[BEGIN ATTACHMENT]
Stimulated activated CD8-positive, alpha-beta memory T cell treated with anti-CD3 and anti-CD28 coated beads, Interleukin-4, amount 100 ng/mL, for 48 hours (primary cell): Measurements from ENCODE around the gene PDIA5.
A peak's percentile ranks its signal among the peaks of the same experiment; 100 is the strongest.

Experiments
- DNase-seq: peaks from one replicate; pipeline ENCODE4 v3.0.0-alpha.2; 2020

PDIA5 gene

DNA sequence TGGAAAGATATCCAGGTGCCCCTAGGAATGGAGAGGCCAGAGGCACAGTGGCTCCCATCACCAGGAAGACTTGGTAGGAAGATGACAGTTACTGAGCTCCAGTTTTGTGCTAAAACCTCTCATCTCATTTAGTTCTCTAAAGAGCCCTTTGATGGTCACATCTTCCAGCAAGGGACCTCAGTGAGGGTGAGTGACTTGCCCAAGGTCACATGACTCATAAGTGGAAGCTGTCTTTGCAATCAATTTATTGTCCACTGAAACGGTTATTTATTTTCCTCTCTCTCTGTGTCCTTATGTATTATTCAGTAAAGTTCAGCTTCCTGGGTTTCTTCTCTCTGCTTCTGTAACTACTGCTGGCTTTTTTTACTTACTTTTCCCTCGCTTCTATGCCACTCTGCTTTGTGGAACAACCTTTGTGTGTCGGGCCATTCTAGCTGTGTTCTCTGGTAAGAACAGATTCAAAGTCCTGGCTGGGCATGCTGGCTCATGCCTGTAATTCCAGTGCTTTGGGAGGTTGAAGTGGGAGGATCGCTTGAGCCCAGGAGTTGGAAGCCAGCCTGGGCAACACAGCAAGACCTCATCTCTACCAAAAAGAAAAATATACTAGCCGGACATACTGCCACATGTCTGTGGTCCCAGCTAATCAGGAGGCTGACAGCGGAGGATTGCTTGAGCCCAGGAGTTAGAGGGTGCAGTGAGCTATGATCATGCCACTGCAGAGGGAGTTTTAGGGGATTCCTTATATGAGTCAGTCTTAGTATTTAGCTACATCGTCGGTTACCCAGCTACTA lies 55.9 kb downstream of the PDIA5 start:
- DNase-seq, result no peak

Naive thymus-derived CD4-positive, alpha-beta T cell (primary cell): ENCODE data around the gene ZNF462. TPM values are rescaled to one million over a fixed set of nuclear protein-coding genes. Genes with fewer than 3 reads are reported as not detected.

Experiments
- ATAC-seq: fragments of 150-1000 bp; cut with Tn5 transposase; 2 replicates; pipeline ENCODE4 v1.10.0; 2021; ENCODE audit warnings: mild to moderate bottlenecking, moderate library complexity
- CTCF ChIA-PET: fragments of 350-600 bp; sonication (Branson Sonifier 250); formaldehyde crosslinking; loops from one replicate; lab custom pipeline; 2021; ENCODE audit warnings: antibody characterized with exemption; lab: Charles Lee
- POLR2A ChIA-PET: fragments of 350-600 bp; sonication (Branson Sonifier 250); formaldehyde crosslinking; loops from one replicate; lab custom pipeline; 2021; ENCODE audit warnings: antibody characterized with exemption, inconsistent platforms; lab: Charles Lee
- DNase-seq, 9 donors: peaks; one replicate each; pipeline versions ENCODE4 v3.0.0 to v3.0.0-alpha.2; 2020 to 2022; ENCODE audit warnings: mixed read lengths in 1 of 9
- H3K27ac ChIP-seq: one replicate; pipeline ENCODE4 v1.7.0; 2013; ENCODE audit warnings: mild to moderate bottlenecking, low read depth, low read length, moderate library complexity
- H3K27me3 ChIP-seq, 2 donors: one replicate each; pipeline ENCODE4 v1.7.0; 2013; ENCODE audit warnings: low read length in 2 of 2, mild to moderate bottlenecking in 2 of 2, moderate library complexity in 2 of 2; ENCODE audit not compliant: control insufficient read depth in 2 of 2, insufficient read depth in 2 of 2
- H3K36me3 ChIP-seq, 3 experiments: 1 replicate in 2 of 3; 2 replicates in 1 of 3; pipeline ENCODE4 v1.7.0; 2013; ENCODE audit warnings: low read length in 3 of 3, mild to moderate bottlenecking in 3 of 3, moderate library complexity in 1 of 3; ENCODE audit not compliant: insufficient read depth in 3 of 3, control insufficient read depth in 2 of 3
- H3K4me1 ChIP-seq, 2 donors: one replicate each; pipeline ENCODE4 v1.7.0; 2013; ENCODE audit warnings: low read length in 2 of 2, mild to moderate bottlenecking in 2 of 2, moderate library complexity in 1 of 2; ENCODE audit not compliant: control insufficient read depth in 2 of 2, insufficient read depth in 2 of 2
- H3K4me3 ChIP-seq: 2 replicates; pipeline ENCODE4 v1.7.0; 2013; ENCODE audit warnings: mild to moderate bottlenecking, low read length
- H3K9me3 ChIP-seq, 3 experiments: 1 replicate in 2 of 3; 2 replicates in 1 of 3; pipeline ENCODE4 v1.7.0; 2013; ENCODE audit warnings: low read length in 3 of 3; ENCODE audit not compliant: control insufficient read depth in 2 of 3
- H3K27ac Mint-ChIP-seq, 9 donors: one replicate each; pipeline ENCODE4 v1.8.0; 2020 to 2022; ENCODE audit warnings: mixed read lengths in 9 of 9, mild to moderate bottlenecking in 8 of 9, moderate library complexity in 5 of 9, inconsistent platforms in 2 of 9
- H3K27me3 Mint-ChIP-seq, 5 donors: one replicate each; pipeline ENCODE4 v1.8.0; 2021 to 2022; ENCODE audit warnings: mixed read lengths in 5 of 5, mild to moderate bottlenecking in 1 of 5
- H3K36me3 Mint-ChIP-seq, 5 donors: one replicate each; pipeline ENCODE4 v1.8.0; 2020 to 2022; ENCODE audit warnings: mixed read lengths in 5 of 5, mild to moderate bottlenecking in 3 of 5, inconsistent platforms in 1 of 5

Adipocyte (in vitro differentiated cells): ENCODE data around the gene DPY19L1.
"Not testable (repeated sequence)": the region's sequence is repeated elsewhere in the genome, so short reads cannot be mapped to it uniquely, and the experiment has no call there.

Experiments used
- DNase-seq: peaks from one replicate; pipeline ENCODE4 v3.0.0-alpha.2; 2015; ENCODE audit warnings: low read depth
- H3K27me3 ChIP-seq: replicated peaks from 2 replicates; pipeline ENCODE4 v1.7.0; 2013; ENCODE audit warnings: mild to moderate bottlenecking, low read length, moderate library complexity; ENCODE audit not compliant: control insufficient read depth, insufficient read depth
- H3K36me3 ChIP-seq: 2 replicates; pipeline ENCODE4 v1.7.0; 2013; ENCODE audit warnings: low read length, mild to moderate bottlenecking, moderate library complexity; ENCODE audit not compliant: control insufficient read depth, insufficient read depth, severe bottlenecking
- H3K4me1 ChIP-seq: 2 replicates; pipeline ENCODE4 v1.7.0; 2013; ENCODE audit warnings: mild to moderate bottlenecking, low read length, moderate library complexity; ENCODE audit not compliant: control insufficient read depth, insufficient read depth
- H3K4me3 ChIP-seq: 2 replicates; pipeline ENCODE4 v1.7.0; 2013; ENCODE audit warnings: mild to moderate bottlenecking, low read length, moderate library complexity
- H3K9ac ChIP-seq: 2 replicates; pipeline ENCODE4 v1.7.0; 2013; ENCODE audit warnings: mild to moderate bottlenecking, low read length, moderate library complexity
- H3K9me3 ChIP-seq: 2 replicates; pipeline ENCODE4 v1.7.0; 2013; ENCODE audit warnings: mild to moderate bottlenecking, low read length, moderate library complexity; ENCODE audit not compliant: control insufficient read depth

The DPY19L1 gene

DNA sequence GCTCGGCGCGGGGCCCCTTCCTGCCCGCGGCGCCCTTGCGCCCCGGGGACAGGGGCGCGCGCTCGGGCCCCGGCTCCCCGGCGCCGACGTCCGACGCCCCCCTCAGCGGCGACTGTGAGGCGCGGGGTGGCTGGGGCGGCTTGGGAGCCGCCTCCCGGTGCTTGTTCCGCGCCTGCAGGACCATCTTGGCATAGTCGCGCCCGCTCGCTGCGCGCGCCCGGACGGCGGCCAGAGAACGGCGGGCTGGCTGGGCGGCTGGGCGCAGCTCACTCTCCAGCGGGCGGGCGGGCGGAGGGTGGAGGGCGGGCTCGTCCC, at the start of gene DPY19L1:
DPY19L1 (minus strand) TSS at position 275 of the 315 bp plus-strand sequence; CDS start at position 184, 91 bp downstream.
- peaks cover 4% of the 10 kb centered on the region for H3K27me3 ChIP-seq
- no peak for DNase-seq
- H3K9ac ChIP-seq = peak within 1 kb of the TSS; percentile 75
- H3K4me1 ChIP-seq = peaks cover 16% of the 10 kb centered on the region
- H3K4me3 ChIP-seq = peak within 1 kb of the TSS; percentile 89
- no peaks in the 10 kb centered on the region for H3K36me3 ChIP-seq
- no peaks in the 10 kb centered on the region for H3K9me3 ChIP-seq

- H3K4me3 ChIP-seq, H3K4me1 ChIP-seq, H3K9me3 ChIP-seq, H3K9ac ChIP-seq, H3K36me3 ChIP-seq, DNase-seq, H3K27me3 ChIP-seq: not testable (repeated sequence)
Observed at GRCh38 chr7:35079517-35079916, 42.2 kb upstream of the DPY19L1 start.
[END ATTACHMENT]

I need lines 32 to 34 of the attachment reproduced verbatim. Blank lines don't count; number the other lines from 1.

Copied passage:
- H3K9me3 ChIP-seq: 2 replicates; pipeline ENCODE4 v1.7.0; 2013; ENCODE audit warnings: mild to moderate bottlenecking, low read length, moderate library complexity; ENCODE audit not compliant: control insufficient read depth

The DPY19L1 gene

DNA sequence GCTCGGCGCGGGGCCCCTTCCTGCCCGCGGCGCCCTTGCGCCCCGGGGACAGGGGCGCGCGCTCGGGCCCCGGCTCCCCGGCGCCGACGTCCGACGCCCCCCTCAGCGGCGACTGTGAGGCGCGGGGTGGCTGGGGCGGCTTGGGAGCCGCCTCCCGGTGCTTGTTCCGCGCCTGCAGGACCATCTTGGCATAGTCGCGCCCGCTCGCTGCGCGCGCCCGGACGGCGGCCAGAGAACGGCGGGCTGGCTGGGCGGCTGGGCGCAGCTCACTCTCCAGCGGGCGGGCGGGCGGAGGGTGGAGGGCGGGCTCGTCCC, at the start of gene DPY19L1: